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its funny how you mention how you can just sell 1 acre plots you know nothing of farm life no one wants to move out to the country they all want to live in cities.


I know quite a lot about farm life actually, but I know more about the English language.



the equipment is unimaganable where just a mid size farmer but a harverster is ~200K and a tracter is 100K thats probaby more than your house is worth


o_O I don't know whether I should laugh or not. Are you saying people can't engage in subsistence farming without heavy machinery? Having a tractor to be shared amongst a number of people growing produce with different lead times makes perfect sense, because it pays for itself in efficiency. I'm certainly not the first person to think of it, it's standard practice in small farming communities, especially in Europe. The harvester is unnecessary with small plots.



i take checks to the bank that is as much as your parents or you make in a year and its all we can do is barly brake even think about that.


I don't even know what my parents make on a yearly basis, how the Hell would you? If you're some kind of freakin' super psychic, can you inform me, using your powers? Where's my dad at? Does mom still keep her apartment too cold, trying to save money?

Where do you farm, and what do you farm, and what is your market? A Mid-sized farm is, generally, the WORST sized farm. Too small to be profitable and too big to be worked without massive investment in machinery. On top of that, farming has NEVER, EVER, in the history of the entire world, been an easy and profitable venture, it's hard, and it's dirty, and there's only so much you can do without a red phone to the weather Gods. It is noble though.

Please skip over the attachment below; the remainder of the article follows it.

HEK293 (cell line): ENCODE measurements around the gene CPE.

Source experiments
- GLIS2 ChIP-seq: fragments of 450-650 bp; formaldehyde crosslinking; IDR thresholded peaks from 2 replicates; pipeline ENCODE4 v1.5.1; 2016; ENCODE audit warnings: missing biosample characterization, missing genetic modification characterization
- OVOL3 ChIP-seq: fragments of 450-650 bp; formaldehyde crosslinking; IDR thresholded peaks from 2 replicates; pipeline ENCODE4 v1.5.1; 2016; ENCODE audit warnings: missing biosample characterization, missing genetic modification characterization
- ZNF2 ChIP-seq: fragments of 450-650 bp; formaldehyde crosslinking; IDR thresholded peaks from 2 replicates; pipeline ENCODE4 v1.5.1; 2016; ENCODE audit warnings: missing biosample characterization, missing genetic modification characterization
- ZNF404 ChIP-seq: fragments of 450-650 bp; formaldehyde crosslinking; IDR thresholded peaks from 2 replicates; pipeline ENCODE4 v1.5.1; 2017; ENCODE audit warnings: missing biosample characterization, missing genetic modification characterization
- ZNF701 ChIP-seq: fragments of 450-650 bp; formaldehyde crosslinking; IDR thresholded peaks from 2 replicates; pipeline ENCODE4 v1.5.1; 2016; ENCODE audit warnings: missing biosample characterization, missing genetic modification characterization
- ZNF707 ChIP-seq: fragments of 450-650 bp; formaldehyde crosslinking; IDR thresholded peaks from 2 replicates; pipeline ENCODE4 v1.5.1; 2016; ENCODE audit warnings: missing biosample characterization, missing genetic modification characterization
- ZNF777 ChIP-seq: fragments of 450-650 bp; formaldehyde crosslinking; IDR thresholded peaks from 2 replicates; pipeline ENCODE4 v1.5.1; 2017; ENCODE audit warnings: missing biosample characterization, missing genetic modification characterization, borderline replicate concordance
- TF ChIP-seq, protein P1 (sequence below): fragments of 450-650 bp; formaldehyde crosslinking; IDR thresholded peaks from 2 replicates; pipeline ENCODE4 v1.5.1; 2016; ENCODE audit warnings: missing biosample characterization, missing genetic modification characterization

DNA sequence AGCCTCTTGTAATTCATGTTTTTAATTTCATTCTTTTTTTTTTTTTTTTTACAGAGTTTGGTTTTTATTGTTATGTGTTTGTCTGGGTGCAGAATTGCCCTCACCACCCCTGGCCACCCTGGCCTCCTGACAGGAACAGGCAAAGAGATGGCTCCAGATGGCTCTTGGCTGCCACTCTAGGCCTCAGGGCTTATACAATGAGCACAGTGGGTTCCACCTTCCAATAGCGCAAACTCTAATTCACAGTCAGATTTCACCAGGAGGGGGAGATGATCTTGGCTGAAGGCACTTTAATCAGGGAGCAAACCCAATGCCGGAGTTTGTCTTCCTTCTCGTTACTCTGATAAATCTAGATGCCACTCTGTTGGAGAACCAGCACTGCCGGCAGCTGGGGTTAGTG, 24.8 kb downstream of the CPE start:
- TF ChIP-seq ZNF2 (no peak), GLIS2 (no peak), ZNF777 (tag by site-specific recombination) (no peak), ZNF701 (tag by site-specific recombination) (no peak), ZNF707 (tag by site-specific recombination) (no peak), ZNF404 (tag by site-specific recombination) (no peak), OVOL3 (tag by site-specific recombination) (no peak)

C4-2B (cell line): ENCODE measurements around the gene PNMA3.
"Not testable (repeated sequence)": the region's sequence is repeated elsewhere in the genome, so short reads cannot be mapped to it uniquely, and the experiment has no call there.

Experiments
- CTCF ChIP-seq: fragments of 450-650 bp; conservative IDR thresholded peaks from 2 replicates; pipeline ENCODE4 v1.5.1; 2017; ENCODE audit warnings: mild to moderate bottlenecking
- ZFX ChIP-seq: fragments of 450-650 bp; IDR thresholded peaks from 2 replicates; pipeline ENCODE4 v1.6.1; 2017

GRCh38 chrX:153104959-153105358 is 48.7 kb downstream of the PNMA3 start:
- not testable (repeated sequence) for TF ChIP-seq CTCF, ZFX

Too bad the profession doesn't impart any of that nobility on the farmers themselves.


[edit on 24-2-2006 by WyrdeOne]



posted on Feb, 24 2006 @ 06:44 AM
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Dulcimer, put the farm ground in grass and raise cattle, save a little back for your own feed needs.

BTW I have 16 fancy Angus heifers for sale I can get you started.


Roper



posted on Feb, 24 2006 @ 02:35 PM
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your right i cant spell and i dont have a finite grasp of the english lang. if your basing my intelagence off of that your sorly mistaken.

no where is this about subsitance farming its about a dieing lifestyle that it makes things hard on people who work 20hrs a day evryday. let me inform you with somethigns our tractors are in the field at all seasons except winter there in a field all the time.there is no way we can share a tractor or a harvester or a grain system there in use for all the day except for when the oporater is getting there. if we did do that yhou would starve b/c we are the one shipping it out to so you can eat. we have quite a fue acres and we have had 1 person in over 100 years that has asked to buy a plot and all they wanted was a half acre!

most dont make over 100-200K a year so i can asume that on a basis of avrage US income. im sorryabout your soceoeconomic statis but if you had any idea about what goes on uless you have done it. btw i live in the poorest county in one of the poorest states my grandmother cant even turn up the heat so i can simpathise

lets see we are in northern indiana we farm corn and beans some mint as a cover crop we do a 2-1 crop rotation mostly with corn and beans, we have umm ~20-30 thousand acres and we are a incorpaoration.


as for that last comment ill tell you where to shove it

[edit on 24-2-2006 by engenerQ]



posted on Feb, 24 2006 @ 02:43 PM
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Hey!

engenerQ, BE NICE.



posted on Feb, 24 2006 @ 05:13 PM
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I can't say that I have a huge knowledgebase for this topic, BUT...

I live in Allentown PA. It is a pretty big city. However, surrounding Allentown are counties like Lancaster County. We are Amish Land around here.